Most SPACs grant warrants that are issued in fractions to investors, who may purchase additional stock down the road. They are similar to employee stock options, which allow workers to purchase shares at a certain price and redeem them later.
Lyons, the Saratoga Springs investor who works as a school bus sales representative, says warrants are a way for average investors to make large sums of money. He says some warrants can be purchased for about $1 a share, and he’s seen some warrants from SPAC deals increase to $42 a share since last summer.
Lyons says SPAC investing has been similar to the cryptocurrency trend or the tech boom that occurred in the early 2000s.
“This has been crazy. Hopefully, we will get another year out of it,” he says.
Lyons says the downside is that a SPAC investment, like a traditional IPO, can go underwater if a SPAC merges with a company that has poor financial results, causing the share price to plummet.
Ritter and others who monitor SPACs say the biggest winners are the sponsors who create the SPACs and typically award themselves 20% of the shares but invest only a portion of the cost of those shares.
For example, in a $200 million deal, a sponsor may award itself $50 million worth of shares but invest $7 million, Ritter says.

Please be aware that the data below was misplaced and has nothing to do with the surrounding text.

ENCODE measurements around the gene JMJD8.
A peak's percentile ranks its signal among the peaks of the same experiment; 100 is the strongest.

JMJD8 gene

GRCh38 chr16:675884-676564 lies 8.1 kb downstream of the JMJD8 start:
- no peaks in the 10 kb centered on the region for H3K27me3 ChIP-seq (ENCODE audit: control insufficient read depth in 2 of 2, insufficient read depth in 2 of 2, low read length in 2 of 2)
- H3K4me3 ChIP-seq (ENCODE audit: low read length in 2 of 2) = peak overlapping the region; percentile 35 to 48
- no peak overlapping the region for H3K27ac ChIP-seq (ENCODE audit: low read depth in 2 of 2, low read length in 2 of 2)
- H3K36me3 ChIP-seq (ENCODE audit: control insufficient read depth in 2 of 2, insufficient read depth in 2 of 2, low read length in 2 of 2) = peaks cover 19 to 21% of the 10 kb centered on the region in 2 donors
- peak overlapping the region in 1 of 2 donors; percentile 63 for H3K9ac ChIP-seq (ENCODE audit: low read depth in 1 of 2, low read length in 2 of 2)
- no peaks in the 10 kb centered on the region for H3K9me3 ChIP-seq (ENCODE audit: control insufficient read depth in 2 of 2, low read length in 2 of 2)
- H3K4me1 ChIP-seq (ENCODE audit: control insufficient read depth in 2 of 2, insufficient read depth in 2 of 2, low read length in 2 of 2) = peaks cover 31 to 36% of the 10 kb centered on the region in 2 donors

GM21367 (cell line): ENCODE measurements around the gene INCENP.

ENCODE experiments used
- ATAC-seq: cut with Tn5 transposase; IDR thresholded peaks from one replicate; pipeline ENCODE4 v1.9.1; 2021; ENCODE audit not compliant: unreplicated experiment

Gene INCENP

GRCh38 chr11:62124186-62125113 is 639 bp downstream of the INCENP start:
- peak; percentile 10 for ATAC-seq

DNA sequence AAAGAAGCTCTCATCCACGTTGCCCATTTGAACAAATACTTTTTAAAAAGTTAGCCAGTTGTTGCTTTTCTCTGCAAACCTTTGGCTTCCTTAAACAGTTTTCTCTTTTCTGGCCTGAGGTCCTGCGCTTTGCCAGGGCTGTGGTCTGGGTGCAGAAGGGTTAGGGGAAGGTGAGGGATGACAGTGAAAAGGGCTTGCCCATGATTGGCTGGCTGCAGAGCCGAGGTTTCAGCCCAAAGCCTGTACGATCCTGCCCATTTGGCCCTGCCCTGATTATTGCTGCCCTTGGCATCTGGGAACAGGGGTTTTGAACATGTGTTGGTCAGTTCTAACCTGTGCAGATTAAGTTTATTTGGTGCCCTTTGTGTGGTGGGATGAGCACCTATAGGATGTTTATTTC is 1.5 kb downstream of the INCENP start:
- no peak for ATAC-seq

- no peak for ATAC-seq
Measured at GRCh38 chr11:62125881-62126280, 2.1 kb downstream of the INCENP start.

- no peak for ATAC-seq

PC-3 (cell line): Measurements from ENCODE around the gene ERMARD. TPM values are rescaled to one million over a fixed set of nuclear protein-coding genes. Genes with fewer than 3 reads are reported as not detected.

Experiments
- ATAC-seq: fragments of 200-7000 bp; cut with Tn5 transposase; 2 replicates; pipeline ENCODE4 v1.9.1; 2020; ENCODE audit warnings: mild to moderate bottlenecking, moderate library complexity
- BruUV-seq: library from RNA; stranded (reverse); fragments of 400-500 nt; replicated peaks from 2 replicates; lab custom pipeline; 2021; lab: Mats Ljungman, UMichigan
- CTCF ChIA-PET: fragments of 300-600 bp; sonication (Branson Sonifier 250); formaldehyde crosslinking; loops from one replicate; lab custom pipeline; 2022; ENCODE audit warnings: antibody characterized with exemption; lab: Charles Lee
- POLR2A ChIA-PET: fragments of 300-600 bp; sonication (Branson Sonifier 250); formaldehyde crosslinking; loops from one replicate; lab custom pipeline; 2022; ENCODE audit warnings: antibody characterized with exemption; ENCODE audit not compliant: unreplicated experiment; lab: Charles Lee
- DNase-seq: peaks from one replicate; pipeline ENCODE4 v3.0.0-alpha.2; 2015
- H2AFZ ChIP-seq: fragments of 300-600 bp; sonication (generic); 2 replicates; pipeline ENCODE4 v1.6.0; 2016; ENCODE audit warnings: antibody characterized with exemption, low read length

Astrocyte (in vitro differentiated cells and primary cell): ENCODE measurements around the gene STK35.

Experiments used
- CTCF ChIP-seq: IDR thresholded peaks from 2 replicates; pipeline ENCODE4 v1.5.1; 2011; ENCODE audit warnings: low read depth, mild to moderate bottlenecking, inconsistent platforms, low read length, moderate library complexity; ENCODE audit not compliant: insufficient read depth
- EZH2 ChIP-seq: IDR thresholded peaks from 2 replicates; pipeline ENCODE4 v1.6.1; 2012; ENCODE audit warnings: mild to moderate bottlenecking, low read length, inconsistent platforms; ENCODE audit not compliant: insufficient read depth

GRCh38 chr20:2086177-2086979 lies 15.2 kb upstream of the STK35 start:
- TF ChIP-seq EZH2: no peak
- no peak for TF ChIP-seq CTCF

“This is great for the sponsor, and this is why celebrities are getting involved. For the celebrity, this is a great opportunity for them to make money,” Ritter says, noting they could be part of the sponsorship group. Others say celebrities could get a flat fee like getting paid to pitch a product in a commercial.
Ritter says private companies can be big winners. They can increase the price of their firm because there are so many SPACs looking to invest in a small number of available targets.
They “have good bargaining power,” he says.
Though SPACs have been around for a few decades, their popularity began to grow again around 2016 , according to Kristi Marvin, chief executive and founder of spacinsider.com.
By late 2019, Richard Branson’s Virgin Galactic space company made headlines by going public through a SPAC.
“That captured people’s attention,” says Doug Ellenoff, a partner at Ellenoff Grossman Schole in New York who has done SPAC deals for 20 years.
Marvin, a former banker who lives in Manhattan, says there were 59 SPAC IPOs in 2019 with $13.6 billion in proceeds. They really took off during the COVID-19 pandemic: 248 SPAC IPOs raised $83 billion in proceeds last year.
Tyler McClure, a former farm manager from Sunnyside in central Washington, says he wasn’t familiar with SPACs until he lost his job last year during the pandemic and became a day trader.
He says he dabbled in about 10 SPAC stocks but gave up on them because he doesn’t play the long-investment game.
He says SPACs are popular with amateur investors because it’s relatively cheap to buy in and if an investor picks a good management group that merges with a solid company, the shares have the potential to skyrocket.
Marvin of spacinsider.com says the pandemic, which caused the market to plunge last spring, made it difficult for some private companies to get access to cash. She says that if a company wanted to tap the public markets, SPACs became a less risky way to raise funds.